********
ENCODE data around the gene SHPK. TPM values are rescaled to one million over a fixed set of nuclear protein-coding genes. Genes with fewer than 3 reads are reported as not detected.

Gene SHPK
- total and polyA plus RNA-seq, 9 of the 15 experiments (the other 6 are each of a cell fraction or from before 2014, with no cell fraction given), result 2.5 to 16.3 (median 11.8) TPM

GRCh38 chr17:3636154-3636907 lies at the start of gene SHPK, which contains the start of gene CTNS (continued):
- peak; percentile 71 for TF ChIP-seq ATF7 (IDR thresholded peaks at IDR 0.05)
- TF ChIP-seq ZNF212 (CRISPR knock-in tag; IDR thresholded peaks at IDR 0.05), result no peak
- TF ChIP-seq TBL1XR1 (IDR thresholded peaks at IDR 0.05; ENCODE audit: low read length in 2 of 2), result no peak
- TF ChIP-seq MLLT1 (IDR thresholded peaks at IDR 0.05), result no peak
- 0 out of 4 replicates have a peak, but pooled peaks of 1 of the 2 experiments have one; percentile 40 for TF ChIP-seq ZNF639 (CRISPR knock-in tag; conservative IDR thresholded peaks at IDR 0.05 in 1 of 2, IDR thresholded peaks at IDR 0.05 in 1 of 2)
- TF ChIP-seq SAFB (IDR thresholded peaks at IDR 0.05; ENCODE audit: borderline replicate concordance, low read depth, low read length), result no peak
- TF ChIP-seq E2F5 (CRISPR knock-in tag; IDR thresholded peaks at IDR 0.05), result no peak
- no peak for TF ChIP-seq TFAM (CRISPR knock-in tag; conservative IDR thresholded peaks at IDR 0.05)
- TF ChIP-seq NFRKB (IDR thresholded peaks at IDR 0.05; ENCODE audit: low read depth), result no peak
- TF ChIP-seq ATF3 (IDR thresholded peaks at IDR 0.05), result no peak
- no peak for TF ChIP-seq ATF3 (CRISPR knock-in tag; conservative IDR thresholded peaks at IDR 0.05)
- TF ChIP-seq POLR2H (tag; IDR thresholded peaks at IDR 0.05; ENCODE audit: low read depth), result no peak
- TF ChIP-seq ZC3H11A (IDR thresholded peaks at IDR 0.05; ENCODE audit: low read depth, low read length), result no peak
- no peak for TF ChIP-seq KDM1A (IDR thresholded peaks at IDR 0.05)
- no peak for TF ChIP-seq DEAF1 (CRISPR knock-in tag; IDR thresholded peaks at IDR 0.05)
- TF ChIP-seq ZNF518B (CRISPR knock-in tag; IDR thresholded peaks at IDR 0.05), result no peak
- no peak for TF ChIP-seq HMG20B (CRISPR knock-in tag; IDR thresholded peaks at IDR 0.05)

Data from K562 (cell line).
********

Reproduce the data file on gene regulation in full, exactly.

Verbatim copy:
ENCODE data around the gene SHPK. TPM values are rescaled to one million over a fixed set of nuclear protein-coding genes. Genes with fewer than 3 reads are reported as not detected.

Gene SHPK
- total and polyA plus RNA-seq, 9 of the 15 experiments (the other 6 are each of a cell fraction or from before 2014, with no cell fraction given), result 2.5 to 16.3 (median 11.8) TPM

GRCh38 chr17:3636154-3636907 lies at the start of gene SHPK, which contains the start of gene CTNS (continued):
- peak; percentile 71 for TF ChIP-seq ATF7 (IDR thresholded peaks at IDR 0.05)
- TF ChIP-seq ZNF212 (CRISPR knock-in tag; IDR thresholded peaks at IDR 0.05), result no peak
- TF ChIP-seq TBL1XR1 (IDR thresholded peaks at IDR 0.05; ENCODE audit: low read length in 2 of 2), result no peak
- TF ChIP-seq MLLT1 (IDR thresholded peaks at IDR 0.05), result no peak
- 0 out of 4 replicates have a peak, but pooled peaks of 1 of the 2 experiments have one; percentile 40 for TF ChIP-seq ZNF639 (CRISPR knock-in tag; conservative IDR thresholded peaks at IDR 0.05 in 1 of 2, IDR thresholded peaks at IDR 0.05 in 1 of 2)
- TF ChIP-seq SAFB (IDR thresholded peaks at IDR 0.05; ENCODE audit: borderline replicate concordance, low read depth, low read length), result no peak
- TF ChIP-seq E2F5 (CRISPR knock-in tag; IDR thresholded peaks at IDR 0.05), result no peak
- no peak for TF ChIP-seq TFAM (CRISPR knock-in tag; conservative IDR thresholded peaks at IDR 0.05)
- TF ChIP-seq NFRKB (IDR thresholded peaks at IDR 0.05; ENCODE audit: low read depth), result no peak
- TF ChIP-seq ATF3 (IDR thresholded peaks at IDR 0.05), result no peak
- no peak for TF ChIP-seq ATF3 (CRISPR knock-in tag; conservative IDR thresholded peaks at IDR 0.05)
- TF ChIP-seq POLR2H (tag; IDR thresholded peaks at IDR 0.05; ENCODE audit: low read depth), result no peak
- TF ChIP-seq ZC3H11A (IDR thresholded peaks at IDR 0.05; ENCODE audit: low read depth, low read length), result no peak
- no peak for TF ChIP-seq KDM1A (IDR thresholded peaks at IDR 0.05)
- no peak for TF ChIP-seq DEAF1 (CRISPR knock-in tag; IDR thresholded peaks at IDR 0.05)
- TF ChIP-seq ZNF518B (CRISPR knock-in tag; IDR thresholded peaks at IDR 0.05), result no peak
- no peak for TF ChIP-seq HMG20B (CRISPR knock-in tag; IDR thresholded peaks at IDR 0.05)

Data from K562 (cell line).